Declaring that Nielsen was working on both a smartphone as well as a watch PPM, Mr. Tunkel brushed aside continuing questions about PPM’s ability to accurately capture radio listening.
The surprise announcement was ironic for a number of reasons.
In 2005 Arbitron’s PPM faced competition from Eurisko with a smartphone alternative as well as the GFK Radiocontrol watch. All three devices could detect radio exposure, and all three were tested by the UK’s ratings service RAJAR.
PPM won the three-way competition.
It was, however, a hollow victory. RAJAR ultimately decided that passive electronic measurement was deeply flawed. It rejected PPM and instead decided to develop an electronic diary, a measurement that the UK uses to this day.
The surprising “reveal” of both a smartphone and watch alternative to the current beeper-lite PPM meter came on the heals of a number of Nielsen missteps.
March 17, 2016 Nielsen announces the launch of Digital Audio Ratings. According to Brad Kelly, Managing Director, Nielsen Audio:
With the way people consume content in a continual state of change, it’s critical to capture all the platforms where people are listening to audio....We must provide a comprehensive view of listening behavior across all platforms.
One year later, nothing.
In November we had the “Nielsen PPM Device Connectivity” fail.
The company belatedly discovered that in moving to a new collection site a number of meters had become inactive and three months later only half of the affected meters were back on line.
Then in January Nielsen proclaimed Tampa’s WYUU’s stream number one in persons 18-34, becoming the first station in any of the 48 PPM markets to achieve this accomplishment.
It was incredible.
It was incredible not in the common way the word is used, but instead as the dictionary defines incredible: too extraordinary and improbable to be believed.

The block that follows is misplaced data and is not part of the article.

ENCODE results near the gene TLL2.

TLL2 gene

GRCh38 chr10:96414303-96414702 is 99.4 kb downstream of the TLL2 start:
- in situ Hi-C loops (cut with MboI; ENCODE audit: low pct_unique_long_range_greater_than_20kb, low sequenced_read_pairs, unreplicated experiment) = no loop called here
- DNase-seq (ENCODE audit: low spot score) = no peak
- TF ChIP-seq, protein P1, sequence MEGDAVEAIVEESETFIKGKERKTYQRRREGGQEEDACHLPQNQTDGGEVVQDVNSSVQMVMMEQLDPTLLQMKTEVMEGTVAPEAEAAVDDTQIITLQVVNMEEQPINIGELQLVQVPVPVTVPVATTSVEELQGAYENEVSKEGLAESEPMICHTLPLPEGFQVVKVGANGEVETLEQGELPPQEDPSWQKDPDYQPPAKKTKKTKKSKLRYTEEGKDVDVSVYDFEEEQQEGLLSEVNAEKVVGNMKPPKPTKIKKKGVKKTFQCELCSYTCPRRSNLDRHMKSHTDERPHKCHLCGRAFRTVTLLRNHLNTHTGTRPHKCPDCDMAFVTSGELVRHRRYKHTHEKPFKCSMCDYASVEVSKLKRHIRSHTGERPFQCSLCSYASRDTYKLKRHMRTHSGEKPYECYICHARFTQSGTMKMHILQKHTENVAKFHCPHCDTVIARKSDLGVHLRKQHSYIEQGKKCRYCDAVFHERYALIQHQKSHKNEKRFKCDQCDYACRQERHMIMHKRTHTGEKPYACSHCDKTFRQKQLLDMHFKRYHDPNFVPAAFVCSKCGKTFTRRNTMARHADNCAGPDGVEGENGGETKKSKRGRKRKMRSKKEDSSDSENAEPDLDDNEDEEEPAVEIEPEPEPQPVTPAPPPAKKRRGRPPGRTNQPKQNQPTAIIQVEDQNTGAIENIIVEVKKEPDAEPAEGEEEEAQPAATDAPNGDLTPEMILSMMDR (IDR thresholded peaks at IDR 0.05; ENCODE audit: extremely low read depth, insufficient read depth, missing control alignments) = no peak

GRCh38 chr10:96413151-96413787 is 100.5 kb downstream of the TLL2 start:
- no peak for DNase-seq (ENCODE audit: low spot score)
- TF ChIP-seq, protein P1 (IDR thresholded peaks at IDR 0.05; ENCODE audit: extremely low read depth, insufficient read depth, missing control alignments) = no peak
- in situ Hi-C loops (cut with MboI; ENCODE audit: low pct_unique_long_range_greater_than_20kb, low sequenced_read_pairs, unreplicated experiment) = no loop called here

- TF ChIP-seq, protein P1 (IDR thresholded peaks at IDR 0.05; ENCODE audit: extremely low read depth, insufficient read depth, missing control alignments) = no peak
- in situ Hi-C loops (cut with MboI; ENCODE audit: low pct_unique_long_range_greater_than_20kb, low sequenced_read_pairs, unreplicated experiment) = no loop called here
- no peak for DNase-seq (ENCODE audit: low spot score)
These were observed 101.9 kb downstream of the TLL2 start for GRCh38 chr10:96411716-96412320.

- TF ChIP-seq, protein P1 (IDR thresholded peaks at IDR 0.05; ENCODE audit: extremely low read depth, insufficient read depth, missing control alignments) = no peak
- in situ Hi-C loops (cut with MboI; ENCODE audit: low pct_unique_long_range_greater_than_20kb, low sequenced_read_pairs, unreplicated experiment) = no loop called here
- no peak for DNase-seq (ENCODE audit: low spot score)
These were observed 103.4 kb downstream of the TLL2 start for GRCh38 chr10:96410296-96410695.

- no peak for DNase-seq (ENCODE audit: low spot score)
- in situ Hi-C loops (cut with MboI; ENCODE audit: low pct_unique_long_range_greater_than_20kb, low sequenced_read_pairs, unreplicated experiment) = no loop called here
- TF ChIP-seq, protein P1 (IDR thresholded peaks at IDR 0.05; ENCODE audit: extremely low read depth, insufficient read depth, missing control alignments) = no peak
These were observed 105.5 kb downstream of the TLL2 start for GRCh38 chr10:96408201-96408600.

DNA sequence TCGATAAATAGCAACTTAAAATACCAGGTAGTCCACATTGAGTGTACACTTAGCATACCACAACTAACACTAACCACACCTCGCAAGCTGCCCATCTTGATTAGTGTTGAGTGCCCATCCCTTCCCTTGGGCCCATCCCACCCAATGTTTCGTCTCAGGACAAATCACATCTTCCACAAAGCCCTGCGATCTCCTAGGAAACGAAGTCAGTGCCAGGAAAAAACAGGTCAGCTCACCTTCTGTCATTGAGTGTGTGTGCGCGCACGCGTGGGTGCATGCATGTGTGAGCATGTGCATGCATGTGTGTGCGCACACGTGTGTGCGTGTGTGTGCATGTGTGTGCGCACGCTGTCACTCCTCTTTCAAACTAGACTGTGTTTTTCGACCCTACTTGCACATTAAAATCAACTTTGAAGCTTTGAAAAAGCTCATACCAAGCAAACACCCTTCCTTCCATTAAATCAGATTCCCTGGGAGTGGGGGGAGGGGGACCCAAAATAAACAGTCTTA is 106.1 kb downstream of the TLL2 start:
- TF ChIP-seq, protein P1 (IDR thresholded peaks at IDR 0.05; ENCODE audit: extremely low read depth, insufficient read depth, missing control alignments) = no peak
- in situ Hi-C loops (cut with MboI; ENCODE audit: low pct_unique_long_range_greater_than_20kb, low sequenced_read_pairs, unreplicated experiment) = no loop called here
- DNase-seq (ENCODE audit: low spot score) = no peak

The station (like virtually every other streamed station) had never appeared in the Tampa book. It was a story-book worst to first accomplishment.
Rumors began circulating that the numbers were driven by one or two heavy users of the stream. With a reported AWTE (average weekly time exposed) of nearly 36 hours, it was clear that something was odd.
Nielsen, however, defended the ratings at first:
Nielsen has a series of rigorous compliance controls designed to ensure that PPM panelists meet eligibility criteria and their credited listening is valid.
Following the (Panel Relations Specialist) training visit, the household’s meter wearing compliance behavior did not change, and per our quality assurance procedures, we removed the home effective with the start of the March survey.
The official statement is oddly reminiscent of statements of Chairman Mao’s Red Guard during the Cultural Revolution. We can only hope that the two guilty panelists were not banished to the countryside. But we digress.
So perhaps the show of PPM bling was a diversion, a way to change the conversation.
Radio Insights has written frequently about the need for the PPM meter to “hear” a station for exposure credit to be given.
We’ve asserted that PPM is not capable of detecting all exposure and consequently PPM under-estimates listening.
Nielsen essentially admitted we were correct when they introduced eCBET increasing the sensitivity of the meter.
The irony probably escaped Mr. Tunkel as well as his audience, but his reveal took a few seconds as he first pulled up his jacket sleeve and then his shirt sleeve.
The watch was hidden below two layers of clothing.
Better hope panelists wear short sleeves.